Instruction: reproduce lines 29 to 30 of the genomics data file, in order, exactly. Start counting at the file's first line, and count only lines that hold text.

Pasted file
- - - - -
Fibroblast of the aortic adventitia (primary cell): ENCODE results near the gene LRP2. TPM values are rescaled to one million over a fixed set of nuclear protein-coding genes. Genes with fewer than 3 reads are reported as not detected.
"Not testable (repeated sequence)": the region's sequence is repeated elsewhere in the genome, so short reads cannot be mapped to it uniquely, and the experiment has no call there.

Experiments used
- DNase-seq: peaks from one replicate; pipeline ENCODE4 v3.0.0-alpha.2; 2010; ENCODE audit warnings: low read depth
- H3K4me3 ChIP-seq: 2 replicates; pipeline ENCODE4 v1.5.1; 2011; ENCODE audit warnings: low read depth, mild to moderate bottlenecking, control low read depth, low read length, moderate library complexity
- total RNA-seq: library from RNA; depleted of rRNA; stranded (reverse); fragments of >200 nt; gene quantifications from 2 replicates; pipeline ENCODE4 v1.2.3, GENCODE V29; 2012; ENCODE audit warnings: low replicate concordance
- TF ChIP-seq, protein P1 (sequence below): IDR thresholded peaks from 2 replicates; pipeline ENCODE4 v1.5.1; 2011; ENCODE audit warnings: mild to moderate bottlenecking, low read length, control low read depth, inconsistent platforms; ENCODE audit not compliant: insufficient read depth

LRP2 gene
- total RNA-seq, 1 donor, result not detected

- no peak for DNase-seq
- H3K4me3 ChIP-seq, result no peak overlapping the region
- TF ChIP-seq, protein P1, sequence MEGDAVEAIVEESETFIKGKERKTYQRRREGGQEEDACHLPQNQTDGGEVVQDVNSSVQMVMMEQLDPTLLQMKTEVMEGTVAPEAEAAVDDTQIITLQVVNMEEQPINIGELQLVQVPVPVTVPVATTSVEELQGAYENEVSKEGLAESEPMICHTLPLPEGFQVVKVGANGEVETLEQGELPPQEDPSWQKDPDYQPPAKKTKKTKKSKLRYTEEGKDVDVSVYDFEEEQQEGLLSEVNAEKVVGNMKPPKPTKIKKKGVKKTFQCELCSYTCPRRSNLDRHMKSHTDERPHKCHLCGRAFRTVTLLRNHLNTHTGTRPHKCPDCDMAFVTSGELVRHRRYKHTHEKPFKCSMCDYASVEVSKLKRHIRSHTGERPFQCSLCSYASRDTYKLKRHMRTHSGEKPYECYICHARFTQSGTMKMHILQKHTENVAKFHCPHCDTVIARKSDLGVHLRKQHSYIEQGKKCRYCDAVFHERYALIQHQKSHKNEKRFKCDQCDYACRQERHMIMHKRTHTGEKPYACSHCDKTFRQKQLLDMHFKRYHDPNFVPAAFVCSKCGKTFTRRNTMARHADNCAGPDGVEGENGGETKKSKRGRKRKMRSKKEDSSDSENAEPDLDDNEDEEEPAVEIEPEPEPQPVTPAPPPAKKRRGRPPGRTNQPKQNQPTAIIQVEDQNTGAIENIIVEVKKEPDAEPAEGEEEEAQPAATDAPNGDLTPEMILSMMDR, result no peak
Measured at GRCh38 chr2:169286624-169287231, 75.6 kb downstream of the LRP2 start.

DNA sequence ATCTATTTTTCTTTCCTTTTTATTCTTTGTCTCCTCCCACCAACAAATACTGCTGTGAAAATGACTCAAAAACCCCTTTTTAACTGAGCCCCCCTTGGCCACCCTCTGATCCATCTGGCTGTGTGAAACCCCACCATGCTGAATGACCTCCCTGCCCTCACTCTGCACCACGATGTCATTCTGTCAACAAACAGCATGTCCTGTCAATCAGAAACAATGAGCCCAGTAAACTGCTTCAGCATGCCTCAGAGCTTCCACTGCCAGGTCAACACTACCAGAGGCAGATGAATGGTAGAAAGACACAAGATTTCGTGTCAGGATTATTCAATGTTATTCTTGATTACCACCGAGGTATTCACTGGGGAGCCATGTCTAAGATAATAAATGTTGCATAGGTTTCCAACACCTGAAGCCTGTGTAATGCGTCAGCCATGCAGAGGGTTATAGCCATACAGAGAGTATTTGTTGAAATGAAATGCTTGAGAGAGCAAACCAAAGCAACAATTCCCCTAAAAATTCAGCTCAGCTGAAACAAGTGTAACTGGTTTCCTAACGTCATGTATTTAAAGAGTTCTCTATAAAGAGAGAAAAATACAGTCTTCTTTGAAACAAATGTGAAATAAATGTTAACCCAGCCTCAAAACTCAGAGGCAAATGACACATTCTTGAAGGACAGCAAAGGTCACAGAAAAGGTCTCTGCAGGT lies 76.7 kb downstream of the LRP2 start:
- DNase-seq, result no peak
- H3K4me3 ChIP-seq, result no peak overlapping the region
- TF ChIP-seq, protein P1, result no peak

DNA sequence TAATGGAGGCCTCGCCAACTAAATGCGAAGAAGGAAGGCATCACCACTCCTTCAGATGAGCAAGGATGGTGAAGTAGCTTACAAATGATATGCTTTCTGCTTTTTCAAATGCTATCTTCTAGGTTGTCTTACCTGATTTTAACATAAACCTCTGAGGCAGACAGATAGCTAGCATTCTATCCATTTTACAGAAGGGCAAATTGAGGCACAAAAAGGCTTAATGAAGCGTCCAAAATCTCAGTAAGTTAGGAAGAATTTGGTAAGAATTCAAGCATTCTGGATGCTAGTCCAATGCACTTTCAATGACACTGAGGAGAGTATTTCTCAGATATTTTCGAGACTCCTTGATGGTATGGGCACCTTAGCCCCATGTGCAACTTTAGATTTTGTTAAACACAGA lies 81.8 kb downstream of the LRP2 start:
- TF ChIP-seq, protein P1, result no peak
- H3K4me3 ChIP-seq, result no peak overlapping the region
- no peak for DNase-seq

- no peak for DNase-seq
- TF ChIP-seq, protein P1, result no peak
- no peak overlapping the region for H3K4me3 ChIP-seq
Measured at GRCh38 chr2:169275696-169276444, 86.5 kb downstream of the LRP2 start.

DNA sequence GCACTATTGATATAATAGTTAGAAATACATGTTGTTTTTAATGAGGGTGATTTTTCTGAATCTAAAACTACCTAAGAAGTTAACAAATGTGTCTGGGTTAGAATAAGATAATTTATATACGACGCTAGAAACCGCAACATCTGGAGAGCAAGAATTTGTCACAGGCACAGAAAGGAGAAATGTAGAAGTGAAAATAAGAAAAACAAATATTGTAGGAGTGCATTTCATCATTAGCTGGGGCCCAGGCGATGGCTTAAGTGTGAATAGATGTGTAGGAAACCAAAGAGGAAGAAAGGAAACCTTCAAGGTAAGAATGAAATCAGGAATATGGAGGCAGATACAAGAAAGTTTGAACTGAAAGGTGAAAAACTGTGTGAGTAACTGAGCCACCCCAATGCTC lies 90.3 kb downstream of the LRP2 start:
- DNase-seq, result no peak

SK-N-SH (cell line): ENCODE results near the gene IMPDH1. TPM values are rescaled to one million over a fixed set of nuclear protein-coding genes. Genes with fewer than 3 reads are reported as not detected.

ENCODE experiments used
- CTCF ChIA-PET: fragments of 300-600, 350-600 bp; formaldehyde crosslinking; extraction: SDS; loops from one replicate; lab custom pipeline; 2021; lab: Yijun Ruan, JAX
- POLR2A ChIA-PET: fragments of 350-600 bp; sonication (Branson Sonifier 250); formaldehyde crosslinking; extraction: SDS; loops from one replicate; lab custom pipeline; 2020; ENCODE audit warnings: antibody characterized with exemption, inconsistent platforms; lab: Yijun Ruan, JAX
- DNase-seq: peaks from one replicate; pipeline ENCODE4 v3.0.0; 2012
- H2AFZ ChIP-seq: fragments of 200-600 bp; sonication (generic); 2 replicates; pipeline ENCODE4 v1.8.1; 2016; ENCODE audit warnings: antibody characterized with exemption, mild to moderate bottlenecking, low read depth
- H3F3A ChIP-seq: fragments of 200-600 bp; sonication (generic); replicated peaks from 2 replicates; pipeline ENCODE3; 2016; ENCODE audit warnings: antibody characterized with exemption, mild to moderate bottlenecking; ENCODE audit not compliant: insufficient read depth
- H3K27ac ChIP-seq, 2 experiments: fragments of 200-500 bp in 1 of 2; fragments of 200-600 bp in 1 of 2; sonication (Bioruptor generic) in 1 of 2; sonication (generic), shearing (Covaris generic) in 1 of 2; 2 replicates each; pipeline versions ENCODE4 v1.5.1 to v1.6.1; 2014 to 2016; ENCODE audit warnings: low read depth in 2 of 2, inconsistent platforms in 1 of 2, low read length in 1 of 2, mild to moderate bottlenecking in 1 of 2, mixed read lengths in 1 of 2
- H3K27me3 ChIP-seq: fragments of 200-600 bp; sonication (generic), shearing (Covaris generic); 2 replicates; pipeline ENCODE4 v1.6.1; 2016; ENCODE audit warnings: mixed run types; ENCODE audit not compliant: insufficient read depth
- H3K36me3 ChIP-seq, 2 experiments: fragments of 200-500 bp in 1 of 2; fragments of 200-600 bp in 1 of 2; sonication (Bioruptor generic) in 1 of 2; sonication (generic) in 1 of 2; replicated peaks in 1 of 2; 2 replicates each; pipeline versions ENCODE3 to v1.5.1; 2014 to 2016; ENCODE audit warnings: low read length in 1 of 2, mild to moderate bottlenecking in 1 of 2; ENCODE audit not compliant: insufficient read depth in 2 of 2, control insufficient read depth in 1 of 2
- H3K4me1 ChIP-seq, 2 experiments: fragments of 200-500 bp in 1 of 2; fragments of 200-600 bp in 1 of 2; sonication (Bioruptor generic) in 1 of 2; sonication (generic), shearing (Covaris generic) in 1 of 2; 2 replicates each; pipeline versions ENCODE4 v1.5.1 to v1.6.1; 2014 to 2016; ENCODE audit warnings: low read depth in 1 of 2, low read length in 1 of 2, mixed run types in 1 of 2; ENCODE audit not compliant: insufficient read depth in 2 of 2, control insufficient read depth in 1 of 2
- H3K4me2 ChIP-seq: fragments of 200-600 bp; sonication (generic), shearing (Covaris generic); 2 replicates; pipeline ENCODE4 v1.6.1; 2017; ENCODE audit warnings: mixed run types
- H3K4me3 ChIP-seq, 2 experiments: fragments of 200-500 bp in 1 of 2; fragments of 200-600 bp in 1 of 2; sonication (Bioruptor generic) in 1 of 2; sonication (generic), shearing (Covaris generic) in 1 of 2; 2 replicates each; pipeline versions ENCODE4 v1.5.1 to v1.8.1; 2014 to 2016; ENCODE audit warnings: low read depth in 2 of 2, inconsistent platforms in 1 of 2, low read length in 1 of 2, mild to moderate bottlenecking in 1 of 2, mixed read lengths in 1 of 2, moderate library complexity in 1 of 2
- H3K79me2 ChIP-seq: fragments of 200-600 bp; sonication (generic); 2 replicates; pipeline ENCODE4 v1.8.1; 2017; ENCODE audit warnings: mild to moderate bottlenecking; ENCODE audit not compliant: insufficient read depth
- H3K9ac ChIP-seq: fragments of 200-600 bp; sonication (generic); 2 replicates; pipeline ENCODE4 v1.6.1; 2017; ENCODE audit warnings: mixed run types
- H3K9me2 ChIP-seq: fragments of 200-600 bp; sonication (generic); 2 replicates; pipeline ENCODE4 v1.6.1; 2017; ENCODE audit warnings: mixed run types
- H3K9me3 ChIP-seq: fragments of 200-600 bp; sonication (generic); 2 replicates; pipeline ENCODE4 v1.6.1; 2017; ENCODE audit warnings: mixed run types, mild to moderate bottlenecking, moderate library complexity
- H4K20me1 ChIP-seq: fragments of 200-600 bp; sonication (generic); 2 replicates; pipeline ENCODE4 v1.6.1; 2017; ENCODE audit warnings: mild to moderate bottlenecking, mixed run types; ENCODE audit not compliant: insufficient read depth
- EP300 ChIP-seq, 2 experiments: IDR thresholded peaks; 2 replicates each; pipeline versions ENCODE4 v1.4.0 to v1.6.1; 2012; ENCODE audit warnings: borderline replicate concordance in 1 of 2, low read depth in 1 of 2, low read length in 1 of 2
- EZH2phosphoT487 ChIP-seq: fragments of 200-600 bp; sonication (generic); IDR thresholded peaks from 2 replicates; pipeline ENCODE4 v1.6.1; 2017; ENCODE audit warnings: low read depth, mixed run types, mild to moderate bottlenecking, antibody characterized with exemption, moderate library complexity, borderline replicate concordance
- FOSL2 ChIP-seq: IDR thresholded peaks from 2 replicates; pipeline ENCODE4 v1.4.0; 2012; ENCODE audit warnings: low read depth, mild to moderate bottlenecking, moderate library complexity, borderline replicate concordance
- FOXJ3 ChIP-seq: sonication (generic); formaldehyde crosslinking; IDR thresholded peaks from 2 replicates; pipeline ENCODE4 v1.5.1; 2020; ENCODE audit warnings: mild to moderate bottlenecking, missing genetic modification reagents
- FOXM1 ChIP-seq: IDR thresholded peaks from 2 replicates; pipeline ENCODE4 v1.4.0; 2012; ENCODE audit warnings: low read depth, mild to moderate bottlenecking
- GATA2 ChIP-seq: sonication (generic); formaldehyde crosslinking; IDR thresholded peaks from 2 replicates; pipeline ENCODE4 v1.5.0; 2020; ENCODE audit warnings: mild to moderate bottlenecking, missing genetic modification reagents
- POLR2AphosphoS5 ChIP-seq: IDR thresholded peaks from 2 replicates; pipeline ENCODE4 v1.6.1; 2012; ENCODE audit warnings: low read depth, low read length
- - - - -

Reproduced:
ENCODE experiments used
- CTCF ChIA-PET: fragments of 300-600, 350-600 bp; formaldehyde crosslinking; extraction: SDS; loops from one replicate; lab custom pipeline; 2021; lab: Yijun Ruan, JAX